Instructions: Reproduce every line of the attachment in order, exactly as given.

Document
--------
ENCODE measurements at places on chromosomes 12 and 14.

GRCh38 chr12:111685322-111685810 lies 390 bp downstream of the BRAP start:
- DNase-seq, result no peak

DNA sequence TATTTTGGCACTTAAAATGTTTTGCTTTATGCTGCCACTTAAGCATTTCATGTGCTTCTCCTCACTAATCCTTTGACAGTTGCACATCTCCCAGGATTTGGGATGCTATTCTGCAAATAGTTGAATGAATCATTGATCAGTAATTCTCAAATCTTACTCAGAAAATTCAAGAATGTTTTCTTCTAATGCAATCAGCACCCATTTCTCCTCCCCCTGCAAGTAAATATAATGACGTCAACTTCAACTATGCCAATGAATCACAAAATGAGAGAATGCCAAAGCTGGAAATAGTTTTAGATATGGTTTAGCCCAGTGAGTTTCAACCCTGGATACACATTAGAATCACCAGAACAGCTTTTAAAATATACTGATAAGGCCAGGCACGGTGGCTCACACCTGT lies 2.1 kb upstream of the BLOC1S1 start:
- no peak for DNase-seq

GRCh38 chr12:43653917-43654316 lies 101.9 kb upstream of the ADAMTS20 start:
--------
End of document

ENCODE measurements at places on chromosomes 12 and 14.

GRCh38 chr12:111685322-111685810 lies 390 bp downstream of the BRAP start:
- DNase-seq, result no peak

DNA sequence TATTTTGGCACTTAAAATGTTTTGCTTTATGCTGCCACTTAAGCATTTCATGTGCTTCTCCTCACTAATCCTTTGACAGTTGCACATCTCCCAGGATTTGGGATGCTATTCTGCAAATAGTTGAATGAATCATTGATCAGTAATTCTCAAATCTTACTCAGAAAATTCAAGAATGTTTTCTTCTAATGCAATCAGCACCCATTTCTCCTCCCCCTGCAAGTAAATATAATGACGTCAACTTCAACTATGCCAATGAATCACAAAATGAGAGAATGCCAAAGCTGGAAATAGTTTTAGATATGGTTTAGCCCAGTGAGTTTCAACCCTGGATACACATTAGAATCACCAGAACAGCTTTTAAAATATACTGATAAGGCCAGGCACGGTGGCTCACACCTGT lies 2.1 kb upstream of the BLOC1S1 start:
- no peak for DNase-seq

GRCh38 chr12:43653917-43654316 lies 101.9 kb upstream of the ADAMTS20 start: